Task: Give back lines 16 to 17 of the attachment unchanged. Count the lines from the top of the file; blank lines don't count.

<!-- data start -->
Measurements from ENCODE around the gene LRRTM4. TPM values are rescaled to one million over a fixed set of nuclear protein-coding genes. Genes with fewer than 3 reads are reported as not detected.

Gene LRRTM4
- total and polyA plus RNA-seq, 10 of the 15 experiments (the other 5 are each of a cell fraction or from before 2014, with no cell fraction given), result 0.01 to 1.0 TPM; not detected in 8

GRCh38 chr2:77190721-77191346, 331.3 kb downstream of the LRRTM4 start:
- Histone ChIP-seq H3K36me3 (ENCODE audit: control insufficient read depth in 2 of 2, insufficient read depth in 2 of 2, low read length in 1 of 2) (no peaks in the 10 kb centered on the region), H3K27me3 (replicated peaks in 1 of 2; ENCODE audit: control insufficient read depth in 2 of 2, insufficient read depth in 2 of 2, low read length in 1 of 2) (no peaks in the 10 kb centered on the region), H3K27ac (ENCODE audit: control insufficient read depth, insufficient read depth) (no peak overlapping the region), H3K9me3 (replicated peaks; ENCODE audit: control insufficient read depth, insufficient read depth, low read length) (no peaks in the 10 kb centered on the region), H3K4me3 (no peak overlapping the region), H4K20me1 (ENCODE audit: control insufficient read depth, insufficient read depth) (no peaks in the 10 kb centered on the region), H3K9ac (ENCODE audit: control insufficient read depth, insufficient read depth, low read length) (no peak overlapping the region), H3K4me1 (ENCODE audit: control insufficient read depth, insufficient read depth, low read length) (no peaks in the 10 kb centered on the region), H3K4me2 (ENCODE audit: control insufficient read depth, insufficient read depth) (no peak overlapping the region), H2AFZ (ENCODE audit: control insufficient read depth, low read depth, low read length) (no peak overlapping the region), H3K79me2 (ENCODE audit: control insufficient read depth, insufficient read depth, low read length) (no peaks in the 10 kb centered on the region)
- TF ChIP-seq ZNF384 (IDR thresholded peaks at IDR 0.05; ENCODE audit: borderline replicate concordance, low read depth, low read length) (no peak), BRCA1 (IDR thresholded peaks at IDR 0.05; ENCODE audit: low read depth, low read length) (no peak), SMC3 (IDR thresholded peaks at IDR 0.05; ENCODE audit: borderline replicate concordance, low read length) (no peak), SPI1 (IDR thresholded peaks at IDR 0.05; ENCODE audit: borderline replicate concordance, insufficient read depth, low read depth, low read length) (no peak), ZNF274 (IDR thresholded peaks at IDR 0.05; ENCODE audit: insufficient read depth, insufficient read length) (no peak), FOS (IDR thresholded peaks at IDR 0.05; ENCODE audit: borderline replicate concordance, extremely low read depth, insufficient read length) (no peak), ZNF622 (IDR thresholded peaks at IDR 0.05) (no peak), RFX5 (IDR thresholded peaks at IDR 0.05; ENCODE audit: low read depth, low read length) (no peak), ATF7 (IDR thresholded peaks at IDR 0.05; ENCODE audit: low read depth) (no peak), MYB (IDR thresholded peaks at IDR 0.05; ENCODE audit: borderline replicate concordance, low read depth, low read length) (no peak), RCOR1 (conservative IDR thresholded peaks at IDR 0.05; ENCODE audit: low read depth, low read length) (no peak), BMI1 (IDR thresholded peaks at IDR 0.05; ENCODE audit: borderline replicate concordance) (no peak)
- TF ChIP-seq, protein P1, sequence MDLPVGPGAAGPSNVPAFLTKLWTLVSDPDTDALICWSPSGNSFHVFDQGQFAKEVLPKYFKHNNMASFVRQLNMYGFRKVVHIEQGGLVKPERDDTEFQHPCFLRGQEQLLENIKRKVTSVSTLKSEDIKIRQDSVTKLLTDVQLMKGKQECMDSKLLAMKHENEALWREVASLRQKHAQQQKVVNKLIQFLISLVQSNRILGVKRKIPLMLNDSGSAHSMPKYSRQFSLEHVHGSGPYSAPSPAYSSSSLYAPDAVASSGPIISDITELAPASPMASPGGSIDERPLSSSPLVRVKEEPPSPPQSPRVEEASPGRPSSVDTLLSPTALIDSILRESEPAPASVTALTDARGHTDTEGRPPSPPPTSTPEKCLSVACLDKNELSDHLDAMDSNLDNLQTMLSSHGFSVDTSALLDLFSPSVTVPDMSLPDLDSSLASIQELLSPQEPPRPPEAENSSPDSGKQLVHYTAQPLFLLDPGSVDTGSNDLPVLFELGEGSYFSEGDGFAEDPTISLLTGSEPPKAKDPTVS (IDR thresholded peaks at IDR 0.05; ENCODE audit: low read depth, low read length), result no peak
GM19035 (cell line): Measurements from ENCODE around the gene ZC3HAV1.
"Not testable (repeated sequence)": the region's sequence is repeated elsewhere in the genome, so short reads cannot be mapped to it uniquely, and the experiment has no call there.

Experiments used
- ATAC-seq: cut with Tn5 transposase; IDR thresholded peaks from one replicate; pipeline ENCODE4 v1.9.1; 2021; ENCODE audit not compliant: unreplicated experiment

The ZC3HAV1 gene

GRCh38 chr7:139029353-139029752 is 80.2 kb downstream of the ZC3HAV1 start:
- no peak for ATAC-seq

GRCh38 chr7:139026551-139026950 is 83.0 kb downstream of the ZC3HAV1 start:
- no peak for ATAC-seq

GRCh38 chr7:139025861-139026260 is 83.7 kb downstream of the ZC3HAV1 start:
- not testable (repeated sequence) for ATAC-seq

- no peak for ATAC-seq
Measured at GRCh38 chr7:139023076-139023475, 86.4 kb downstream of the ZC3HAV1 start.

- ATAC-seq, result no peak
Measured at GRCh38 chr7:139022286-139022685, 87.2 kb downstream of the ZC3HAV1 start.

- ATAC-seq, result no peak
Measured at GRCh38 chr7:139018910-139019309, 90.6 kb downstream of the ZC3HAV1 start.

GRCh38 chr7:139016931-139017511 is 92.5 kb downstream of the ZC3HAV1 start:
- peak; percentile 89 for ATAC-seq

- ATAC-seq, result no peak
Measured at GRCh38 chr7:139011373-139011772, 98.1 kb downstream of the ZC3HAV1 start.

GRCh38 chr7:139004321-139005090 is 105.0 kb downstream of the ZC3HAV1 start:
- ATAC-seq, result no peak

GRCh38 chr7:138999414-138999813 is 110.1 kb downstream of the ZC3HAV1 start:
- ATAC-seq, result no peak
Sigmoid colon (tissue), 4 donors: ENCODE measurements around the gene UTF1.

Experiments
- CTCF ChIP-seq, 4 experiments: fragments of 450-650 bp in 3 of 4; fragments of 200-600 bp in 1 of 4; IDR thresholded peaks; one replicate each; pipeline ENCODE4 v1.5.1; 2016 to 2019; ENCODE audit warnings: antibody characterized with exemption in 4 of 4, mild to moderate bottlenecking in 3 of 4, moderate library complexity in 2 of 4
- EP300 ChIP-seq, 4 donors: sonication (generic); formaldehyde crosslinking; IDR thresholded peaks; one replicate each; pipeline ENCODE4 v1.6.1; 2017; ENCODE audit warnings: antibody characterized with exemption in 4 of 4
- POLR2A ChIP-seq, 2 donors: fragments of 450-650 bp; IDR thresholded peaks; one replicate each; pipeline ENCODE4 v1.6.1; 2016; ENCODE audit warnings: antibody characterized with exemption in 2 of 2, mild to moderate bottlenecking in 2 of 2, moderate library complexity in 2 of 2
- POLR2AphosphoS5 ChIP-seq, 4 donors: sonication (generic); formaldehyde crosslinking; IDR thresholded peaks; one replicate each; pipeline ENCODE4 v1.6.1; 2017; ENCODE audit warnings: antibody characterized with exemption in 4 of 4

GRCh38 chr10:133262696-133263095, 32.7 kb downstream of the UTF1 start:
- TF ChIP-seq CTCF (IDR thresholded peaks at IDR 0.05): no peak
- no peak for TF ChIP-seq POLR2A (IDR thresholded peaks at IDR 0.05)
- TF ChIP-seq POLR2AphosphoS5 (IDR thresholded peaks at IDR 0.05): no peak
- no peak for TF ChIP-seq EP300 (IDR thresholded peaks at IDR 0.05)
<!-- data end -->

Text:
- no peak for ATAC-seq

GRCh38 chr7:139025861-139026260 is 83.7 kb downstream of the ZC3HAV1 start: